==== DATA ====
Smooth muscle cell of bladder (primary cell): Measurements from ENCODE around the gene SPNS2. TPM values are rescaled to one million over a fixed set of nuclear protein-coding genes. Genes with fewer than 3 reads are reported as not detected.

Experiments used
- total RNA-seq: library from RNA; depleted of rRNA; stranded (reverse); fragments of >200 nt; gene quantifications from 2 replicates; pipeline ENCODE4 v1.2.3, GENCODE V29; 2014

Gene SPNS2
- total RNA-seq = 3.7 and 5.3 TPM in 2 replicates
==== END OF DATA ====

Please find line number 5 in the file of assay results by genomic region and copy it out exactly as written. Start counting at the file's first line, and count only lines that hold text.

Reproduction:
- total RNA-seq = 3.7 and 5.3 TPM in 2 replicates